support of its argument that the language of subsection 13(h) plainly means Shockley warranted there were no latent defects in the tower. However, we do not consider any of these cases persuasive, because the language of the contracts, the nature of the transactions and the facts of the alleged breach are not sufficiently similar to those in this case. See, e.g., Wolfe v. White, 225 P.2d 729 (Utah 1950) (landlord’s promise to “keep [the premises] in good condition and repair” during lease term included fixing roof that was dilapidated at time tenant moved in); Turner v. Central Hardware Co., 186 S.W.2d 603 (Mo. 1945) (representation by retail merchant that new ladder is “safe and sound” is express warranty that covers latent defect in wood); J.A. Tobin Const. Co. v. Davis, 81 S.W.2d 474 (Mo. Ct. App. 1935) (seller of used paving equipment breached contract provision that equipment “is to be in serviceable condition” when, upon delivery, buyer found equipment in unserviceable condition, even though buyer had previously inspected and approved equipment).
We agree with Woodward that the clauses obligating Shockley to maintain insurance on the real and personal property (subsection 13(d)) and placing on Shockley the responsibility for casualty loss of the listed assets until the closing date, with the provision Shockley either promptly repair, replace, or restore the property to its condition prior to the loss or pay the insurance proceeds to Woodward in an adequate amount (subsection 15(a)) do not, in themselves, remove any obligations Shockley has under subsection 13(h). However, if Woodward intends to suggest, in addition, that the insurance and risk of loss clauses support its interpretation of subsection 13(h), we do not see how that is the case, and Woodward does not develop this argument.
The term “latent defect” is a commonly used and understood term.
Had the parties intended Shockley to warrant there were no latent defects in the tangible personal property, it would have been a simple matter for them to so state. We are satisfied that the terms the parties chose to employ in subsection 13(h), even when combined with the warranty-on-the-date-of–closing language in subsection 13(n) and the certification obligation in subsection 8(a)(vii), do not encompass a warranty that there were no latent defects in the tower on the date of closing, as long as that defect neither necessitated repair nor interfered with the operating efficiency of the tower up to the date of the closing. ¶18 In summary, we conclude that under subsection 13(h) Shockley was
obligated to make all repairs and perform all maintenance between the date of the execution of the agreement and the date of closing that were necessary to keep the tower operating efficiently. Under subsection 13(n), Shockley was obligated to warrant on the closing date that it had kept the tower in good repair and operating efficiency up to the date of the closing. The tower had been inspected by an outside firm periodically after Shockley acquired the station in 1985, with the last inspection occurring on May 13, 1996, shortly after execution of the agreement. The report of the last inspection shows the condition of the various components of the tower that were inspected were “good” or “o.k.” There is no evidence that there were any repairs necessary to keep the tower operating efficiently, from that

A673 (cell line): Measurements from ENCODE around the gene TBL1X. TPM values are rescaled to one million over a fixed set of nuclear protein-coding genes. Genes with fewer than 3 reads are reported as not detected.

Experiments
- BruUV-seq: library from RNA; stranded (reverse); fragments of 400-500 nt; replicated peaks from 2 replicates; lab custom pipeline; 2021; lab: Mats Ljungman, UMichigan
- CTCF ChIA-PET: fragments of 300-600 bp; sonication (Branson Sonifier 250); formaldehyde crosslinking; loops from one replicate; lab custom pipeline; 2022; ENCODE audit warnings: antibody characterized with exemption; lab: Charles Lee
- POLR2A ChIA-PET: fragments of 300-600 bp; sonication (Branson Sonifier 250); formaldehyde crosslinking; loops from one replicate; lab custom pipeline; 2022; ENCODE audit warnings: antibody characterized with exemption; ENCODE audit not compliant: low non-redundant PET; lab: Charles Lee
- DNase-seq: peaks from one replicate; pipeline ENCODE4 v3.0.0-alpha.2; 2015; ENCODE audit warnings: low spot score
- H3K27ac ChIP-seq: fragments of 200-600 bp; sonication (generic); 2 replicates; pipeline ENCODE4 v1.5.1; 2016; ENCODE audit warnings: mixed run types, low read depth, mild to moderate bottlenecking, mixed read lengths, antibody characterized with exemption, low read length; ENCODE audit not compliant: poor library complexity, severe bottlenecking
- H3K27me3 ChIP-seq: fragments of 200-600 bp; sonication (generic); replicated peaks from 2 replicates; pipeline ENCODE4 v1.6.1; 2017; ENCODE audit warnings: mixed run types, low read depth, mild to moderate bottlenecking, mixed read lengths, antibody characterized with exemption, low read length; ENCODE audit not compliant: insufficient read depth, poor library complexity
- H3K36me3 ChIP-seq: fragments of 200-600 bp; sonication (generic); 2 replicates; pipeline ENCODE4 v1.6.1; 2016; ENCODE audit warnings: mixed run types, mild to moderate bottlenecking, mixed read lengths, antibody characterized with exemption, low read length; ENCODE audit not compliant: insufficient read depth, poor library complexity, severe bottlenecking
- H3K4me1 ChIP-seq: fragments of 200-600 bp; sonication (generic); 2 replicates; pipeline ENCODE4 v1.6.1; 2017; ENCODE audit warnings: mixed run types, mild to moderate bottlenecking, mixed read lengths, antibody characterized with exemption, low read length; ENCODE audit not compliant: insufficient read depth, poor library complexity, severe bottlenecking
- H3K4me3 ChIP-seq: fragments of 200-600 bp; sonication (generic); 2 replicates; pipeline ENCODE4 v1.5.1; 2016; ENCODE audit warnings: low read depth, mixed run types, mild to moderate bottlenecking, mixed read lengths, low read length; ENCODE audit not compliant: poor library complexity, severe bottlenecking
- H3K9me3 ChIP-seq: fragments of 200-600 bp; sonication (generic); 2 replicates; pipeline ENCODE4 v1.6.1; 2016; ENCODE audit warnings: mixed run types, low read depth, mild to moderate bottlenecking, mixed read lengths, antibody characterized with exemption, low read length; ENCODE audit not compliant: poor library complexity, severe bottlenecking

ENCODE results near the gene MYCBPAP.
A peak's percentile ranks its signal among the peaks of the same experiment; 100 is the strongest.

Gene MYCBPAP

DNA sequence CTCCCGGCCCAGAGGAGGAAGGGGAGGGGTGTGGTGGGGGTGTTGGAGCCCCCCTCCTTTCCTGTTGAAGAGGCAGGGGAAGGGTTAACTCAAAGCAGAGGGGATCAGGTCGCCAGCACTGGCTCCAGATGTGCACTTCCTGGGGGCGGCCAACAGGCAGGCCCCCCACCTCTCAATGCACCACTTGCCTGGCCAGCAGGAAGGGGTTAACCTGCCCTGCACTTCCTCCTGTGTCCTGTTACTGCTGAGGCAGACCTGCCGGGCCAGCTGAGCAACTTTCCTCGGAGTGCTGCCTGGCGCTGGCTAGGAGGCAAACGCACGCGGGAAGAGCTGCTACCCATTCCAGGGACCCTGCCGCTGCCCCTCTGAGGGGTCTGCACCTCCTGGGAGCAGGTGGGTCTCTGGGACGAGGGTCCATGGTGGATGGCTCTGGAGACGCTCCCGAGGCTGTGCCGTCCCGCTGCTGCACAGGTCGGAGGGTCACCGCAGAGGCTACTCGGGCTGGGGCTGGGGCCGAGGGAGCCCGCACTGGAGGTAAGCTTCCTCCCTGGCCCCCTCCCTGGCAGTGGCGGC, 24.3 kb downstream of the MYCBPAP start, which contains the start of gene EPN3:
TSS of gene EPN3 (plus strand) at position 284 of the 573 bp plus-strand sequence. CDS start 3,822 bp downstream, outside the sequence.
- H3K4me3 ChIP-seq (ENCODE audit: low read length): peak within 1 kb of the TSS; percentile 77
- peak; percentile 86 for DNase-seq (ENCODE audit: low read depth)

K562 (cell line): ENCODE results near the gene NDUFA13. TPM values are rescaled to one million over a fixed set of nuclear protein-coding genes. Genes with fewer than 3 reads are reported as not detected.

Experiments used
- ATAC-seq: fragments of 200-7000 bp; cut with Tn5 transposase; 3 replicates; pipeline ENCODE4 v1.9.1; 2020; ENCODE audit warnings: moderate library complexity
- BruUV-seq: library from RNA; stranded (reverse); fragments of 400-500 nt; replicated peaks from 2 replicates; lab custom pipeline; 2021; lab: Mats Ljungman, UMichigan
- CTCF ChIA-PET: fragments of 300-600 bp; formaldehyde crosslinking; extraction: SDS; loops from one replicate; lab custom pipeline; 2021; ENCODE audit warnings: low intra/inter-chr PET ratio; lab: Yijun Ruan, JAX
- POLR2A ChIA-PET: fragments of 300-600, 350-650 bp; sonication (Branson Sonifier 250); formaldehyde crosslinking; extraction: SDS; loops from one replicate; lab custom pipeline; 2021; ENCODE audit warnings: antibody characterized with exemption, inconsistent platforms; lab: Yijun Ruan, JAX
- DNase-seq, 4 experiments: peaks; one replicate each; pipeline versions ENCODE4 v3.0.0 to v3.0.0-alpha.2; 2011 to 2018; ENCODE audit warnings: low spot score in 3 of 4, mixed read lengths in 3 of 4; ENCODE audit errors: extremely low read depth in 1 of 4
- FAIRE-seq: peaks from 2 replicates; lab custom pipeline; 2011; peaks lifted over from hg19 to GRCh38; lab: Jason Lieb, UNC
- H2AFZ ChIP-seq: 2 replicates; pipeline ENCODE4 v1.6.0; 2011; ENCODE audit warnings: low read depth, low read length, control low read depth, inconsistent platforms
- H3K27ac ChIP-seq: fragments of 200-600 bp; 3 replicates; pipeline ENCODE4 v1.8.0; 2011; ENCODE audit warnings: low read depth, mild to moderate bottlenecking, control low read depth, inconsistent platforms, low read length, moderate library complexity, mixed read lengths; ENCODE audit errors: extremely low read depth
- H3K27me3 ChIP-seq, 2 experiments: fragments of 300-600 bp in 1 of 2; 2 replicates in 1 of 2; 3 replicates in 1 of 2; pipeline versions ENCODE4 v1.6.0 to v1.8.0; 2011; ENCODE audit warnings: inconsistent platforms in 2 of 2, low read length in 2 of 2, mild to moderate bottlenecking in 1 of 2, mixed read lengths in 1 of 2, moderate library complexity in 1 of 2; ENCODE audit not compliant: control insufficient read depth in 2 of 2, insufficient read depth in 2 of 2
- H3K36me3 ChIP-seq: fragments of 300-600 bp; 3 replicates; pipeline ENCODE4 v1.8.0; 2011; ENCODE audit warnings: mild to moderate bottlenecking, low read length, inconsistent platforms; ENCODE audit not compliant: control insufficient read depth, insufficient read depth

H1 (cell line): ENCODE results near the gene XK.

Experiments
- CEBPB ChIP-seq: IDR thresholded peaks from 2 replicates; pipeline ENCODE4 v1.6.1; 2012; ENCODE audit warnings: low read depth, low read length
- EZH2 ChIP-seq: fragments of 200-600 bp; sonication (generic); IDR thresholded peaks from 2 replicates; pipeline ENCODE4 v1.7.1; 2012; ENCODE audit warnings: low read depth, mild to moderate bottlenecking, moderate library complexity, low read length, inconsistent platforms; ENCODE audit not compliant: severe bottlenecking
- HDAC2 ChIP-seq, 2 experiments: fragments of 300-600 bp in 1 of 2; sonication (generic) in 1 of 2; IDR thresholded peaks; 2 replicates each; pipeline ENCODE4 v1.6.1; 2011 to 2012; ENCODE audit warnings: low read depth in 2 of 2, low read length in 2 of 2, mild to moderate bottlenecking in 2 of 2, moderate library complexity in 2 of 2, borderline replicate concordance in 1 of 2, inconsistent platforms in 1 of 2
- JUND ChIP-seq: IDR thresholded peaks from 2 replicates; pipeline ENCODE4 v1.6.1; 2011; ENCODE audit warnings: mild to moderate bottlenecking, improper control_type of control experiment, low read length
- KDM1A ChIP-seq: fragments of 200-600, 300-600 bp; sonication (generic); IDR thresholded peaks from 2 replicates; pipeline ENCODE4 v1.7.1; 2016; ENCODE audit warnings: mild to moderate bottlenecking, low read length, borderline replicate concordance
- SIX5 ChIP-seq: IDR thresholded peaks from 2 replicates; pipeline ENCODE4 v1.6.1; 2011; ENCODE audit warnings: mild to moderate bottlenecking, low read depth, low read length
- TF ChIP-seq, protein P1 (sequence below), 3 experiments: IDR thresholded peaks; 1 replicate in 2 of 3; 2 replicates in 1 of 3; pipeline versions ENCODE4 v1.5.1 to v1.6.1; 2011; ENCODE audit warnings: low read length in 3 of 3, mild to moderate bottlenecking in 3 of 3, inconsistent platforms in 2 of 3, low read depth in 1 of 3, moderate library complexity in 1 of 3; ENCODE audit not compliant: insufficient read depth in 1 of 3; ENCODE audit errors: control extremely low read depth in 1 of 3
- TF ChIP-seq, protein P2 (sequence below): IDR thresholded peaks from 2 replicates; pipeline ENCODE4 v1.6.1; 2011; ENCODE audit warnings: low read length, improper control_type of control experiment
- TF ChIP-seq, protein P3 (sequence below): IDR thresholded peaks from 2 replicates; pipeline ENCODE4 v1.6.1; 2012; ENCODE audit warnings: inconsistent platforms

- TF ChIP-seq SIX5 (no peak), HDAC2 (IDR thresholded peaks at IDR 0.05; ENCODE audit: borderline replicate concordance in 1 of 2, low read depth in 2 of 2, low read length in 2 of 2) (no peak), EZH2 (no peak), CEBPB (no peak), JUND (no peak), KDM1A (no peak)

inspection to the date of closing, that were not done, nor is there any evidence the tower was not operating efficiently on the date of closing.9 ¶19 Finally, we conclude Shockley is entitled to a summary judgment
that it did not breach its contract with Woodward and did not breach an express warranty. We therefore reverse the judgment entered in Woodward’s favor and remand to the trial court with directions to dismiss the complaint. By the Court.—Judgment reversed and cause remanded with directions.
Woodward asserts in its statement of facts that Professor German Gurfinkel concluded to a reasonable degree of engineering certainty that “As of May 3, 1991, the tower was defective and was not in a state of ‘good repair and operating efficiency.’” (Because of the context, we assume Woodward means May 3, 1996.) Professor Gurfinkel does express this opinion, as of the date of the closing, in the last paragraph of an affidavit Woodward submitted in support of its motion for partial summary judgment. The rest of the affidavit addresses the cause of the collapse of the tower and is consistent with the facts concerning the defective bolt and the cause of the collapse of the tower to which the parties later stipulated. Professor Gurfinkel’s opinion in the last paragraph was not stipulated to by the parties. In essence, Professor Gurfinkel’s opinion in the last paragraph of the affidavit is an opinion on the application of the disputed contract language to the undisputed facts concerning the cause of the collapse. This is the very issue the parties are disputing on this appeal, and it is a question of law for this court. We therefore do not consider Professor Gurfinkel’s opinion.